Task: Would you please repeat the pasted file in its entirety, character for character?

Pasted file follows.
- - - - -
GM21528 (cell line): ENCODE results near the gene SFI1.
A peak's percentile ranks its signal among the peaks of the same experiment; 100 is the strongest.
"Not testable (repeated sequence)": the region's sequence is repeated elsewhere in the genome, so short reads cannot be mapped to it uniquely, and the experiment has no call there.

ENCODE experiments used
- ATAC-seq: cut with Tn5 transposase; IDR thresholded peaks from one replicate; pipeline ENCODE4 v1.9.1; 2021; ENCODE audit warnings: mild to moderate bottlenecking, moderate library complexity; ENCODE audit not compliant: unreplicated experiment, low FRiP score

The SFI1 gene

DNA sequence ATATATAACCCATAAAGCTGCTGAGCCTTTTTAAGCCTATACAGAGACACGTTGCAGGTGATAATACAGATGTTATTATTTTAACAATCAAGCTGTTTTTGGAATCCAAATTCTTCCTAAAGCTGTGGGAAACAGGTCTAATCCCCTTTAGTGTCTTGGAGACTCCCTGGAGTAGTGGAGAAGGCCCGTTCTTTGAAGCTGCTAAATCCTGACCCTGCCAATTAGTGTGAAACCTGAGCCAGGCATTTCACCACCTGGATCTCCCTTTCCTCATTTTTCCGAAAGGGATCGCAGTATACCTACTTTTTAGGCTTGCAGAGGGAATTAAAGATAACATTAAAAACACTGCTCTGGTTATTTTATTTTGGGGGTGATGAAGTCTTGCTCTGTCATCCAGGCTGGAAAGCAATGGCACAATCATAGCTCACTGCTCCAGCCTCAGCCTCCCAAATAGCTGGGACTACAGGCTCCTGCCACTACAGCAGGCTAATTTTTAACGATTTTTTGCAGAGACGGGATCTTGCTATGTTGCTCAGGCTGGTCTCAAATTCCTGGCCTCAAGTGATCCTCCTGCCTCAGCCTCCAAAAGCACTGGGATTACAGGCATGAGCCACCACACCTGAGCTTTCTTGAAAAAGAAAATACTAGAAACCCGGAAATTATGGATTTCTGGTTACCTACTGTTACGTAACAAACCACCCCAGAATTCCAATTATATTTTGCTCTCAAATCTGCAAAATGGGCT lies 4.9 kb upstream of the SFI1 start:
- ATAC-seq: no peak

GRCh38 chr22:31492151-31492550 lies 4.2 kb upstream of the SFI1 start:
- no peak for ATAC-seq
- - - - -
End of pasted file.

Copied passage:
GM21528 (cell line): ENCODE results near the gene SFI1.
A peak's percentile ranks its signal among the peaks of the same experiment; 100 is the strongest.
"Not testable (repeated sequence)": the region's sequence is repeated elsewhere in the genome, so short reads cannot be mapped to it uniquely, and the experiment has no call there.

ENCODE experiments used
- ATAC-seq: cut with Tn5 transposase; IDR thresholded peaks from one replicate; pipeline ENCODE4 v1.9.1; 2021; ENCODE audit warnings: mild to moderate bottlenecking, moderate library complexity; ENCODE audit not compliant: unreplicated experiment, low FRiP score

The SFI1 gene

DNA sequence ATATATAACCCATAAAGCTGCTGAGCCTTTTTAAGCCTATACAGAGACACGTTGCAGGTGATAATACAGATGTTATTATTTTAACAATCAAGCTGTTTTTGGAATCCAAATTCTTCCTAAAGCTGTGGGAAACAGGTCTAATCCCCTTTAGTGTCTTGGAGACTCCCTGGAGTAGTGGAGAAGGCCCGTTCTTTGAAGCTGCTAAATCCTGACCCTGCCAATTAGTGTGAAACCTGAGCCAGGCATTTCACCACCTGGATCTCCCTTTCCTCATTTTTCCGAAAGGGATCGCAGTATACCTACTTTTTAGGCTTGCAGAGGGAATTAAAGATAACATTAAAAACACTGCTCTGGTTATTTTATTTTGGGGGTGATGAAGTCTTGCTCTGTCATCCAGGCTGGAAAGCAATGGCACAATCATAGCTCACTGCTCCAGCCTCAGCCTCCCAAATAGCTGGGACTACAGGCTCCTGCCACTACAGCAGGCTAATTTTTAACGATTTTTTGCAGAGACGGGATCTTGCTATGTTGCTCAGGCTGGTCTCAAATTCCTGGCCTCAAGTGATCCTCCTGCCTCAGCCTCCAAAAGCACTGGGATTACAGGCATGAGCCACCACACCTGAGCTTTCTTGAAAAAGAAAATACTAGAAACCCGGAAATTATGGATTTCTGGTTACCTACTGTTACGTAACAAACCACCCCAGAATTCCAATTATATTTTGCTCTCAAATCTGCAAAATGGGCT lies 4.9 kb upstream of the SFI1 start:
- ATAC-seq: no peak

GRCh38 chr22:31492151-31492550 lies 4.2 kb upstream of the SFI1 start:
- no peak for ATAC-seq